Today in Westminster, the Chancellor George Osborne delivered the first Conservative Budget since 1996 with key measures to improve the economic security of Britain. He set out the country’s strong growth figures, the fact that the deficit has been more than halved and the remarkable record of job creation in recent years but made clear that he was not content to rest on the laurels of what has been achieved to date. Along with moves to increase productivity, increase pay and reduce taxes, the Chancellor has set out a bold plan to restore the nation’s finances by reforming welfare, managing public spending and closing down opportunities for tax avoidance and evasion.

Robin Walker, Worcester’s MP ,has welcomed the Summer Budget, endorsing the Chancellor’s plan to finish the job on the deficit, keep moving to a higher wage, lower tax and lower welfare economy and put security first. As someone who has always spoken up for fair taxation and against tax avoidance, Robin has particularly welcomed the measures to close down loopholes and get more tax paid by large companies and the wealthiest individuals.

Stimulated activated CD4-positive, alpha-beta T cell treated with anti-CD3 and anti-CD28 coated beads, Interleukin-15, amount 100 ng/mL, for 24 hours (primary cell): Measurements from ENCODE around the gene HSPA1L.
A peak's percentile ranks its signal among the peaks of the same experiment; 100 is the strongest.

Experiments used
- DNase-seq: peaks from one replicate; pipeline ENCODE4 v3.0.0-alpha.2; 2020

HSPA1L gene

He has welcomed forecasts that show Britain will be the fastest growing major advanced economy for a second year in a row, but, having fallen from 10.2% in 2010 to 3.7% today, the deficit is still too high so the Budget sets out a balanced plan to cut the deficit at the same rate as in the last Parliament, to achieve a surplus. It also launches plans for a Charter for budget responsibility that will hold future Government’s to running a surplus except in times of economic recession.